“I’m concerned it’s going to open the door to an underground black market,” said the Rev. Philip Rizzo, the pastor of City Baptist Church in Hoboken and North Bergen.

The licenses would not be valid as identification for air travel, and would be distinct from the Real ID licenses that beginning next year will be required at airport security checkpoints. The precise documentation that can be used for applications will be determined at a later date.

Brenda S. Fulton, the administrator of New Jersey’s Motor Vehicle Commission, has said that offering licenses to undocumented immigrants would boost the number of insured drivers. “Our roads are safer when our drivers are trained, tested and insured,” Ms. Fulton testified last week.

But in a state with the nation’s fifth-largest population of undocumented residents, migrants spoke of the benefits of licenses in far more personal terms.

Ms. Gomez described the difficulty for her 11-year-old son to transport his music instrument to school, since she has been unable to drive. The boy, she said, borrowed a baby stroller and uses it to push his saxophone on the 30-minute walk.

“It’s hard to walk that far,” said Ms. Gomez, who has been living in the United States for 13 years.

Ms. Rodriguez lives in Passaic and works nights in a warehouse in Clifton. When her shift ends at 7 a.m., she takes a van provided by the company for employees who do not drive to work.

The two women are among the estimated 450,000 undocumented immigrants of driving age living in New Jersey.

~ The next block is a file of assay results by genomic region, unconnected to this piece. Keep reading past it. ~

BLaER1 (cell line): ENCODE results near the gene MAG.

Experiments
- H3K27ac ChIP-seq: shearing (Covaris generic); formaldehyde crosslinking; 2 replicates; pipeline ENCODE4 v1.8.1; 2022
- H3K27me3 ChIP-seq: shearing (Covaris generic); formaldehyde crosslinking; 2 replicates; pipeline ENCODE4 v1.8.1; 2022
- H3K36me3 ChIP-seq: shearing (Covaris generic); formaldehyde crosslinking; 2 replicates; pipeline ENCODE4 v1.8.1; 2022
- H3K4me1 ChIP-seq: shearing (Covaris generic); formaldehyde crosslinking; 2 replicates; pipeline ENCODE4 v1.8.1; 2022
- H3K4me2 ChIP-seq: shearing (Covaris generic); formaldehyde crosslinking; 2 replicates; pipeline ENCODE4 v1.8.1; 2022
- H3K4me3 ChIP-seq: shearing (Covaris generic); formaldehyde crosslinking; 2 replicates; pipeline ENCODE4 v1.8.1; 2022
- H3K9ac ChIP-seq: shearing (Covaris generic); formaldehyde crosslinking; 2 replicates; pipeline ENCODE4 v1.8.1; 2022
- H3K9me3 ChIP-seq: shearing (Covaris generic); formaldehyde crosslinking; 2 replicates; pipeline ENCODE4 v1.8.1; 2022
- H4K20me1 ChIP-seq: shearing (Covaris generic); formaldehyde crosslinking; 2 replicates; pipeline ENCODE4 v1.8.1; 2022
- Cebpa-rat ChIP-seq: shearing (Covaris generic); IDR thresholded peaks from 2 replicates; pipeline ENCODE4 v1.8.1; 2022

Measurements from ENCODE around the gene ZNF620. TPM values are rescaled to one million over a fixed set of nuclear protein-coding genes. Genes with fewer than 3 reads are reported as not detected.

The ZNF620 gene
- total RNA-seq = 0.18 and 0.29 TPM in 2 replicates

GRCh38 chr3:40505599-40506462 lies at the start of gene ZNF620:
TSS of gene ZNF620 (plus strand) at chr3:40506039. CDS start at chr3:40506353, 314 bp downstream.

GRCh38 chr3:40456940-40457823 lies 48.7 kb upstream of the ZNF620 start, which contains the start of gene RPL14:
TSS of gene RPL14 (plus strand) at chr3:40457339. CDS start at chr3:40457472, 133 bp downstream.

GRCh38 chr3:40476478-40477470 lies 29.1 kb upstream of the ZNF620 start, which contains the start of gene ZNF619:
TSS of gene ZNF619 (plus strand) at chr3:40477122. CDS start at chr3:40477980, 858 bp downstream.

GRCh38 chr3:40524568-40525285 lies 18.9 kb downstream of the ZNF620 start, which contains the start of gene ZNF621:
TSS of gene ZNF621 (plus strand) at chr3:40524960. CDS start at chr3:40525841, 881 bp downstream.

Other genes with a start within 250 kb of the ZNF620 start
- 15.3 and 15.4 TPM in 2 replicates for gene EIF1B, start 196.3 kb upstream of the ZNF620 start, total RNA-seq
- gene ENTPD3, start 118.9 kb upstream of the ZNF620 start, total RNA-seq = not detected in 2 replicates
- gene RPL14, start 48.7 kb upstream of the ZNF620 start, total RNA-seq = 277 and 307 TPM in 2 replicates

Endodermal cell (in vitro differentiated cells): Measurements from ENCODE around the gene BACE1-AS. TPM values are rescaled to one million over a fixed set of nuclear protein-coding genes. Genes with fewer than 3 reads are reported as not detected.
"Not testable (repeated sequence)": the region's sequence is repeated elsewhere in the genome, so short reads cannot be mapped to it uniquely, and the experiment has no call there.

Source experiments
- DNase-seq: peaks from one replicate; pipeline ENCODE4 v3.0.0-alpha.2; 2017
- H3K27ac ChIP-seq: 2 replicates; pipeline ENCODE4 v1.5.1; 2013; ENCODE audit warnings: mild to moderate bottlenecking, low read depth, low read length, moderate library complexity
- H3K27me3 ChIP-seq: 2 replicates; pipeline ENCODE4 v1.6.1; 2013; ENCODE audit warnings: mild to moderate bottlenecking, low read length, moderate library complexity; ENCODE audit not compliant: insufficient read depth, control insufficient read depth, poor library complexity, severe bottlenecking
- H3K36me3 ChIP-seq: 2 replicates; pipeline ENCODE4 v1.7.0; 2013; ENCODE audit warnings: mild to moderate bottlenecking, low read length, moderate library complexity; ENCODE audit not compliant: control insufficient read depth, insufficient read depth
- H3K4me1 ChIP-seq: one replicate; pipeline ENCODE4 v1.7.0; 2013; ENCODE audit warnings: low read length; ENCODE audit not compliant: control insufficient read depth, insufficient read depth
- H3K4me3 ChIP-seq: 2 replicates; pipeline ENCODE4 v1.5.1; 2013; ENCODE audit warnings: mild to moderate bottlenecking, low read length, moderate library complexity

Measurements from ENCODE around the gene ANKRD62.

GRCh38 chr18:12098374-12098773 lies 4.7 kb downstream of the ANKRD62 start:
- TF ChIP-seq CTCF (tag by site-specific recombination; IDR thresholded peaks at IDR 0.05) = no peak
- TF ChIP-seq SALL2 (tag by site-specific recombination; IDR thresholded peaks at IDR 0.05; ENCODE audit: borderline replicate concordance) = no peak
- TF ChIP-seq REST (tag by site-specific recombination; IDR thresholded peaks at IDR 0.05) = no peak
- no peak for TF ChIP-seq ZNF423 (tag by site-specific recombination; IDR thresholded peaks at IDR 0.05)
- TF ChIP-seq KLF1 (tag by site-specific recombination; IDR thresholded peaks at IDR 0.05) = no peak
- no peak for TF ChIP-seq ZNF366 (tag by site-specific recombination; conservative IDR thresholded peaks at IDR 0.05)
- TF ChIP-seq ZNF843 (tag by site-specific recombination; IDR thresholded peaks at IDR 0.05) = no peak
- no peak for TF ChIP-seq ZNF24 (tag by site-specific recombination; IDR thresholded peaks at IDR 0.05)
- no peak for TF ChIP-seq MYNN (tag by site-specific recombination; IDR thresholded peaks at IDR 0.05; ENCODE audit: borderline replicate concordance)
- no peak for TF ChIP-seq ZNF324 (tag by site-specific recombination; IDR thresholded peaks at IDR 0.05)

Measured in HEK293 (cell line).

The economic benefits to the state go beyond an individual’s ability to work, according to an analysis by New Jersey Policy Perspective, a left-leaning think tank. The group projected a $21 million increase in revenue over three years from license-related fees and taxes on the anticipated uptick in sales of gasoline, cars and car parts.

Washington, New Mexico and Utah, which has long been controlled by Republicans, were among the first states to approve licenses for undocumented immigrants based in part on arguments that it would lead to fewer hit-and-runs as well as increased revenue and trust between immigrants and the police.

Halexther Rivero was 3 when she left Venezuela with her mother and sister and arrived in the United States, which made her eligible for the Deferred Action for Childhood Arrivals, or DACA, the law that shielded from deportation people who were brought into the country as children. But Ms. Rivero did not apply before Mr. Trump ended the program in 2017.

Ms. Rivero, 20, is majoring in biology at a community college in Newark. After class, she takes the bus home to Elizabeth.

“When you’re coming out at night it’s pitch black,” Ms. Rivero said. “I would feel 10 times safer just being able to drive home.”

Jesse McKinley, Kwame Opam and Nate Schweber contributed reporting.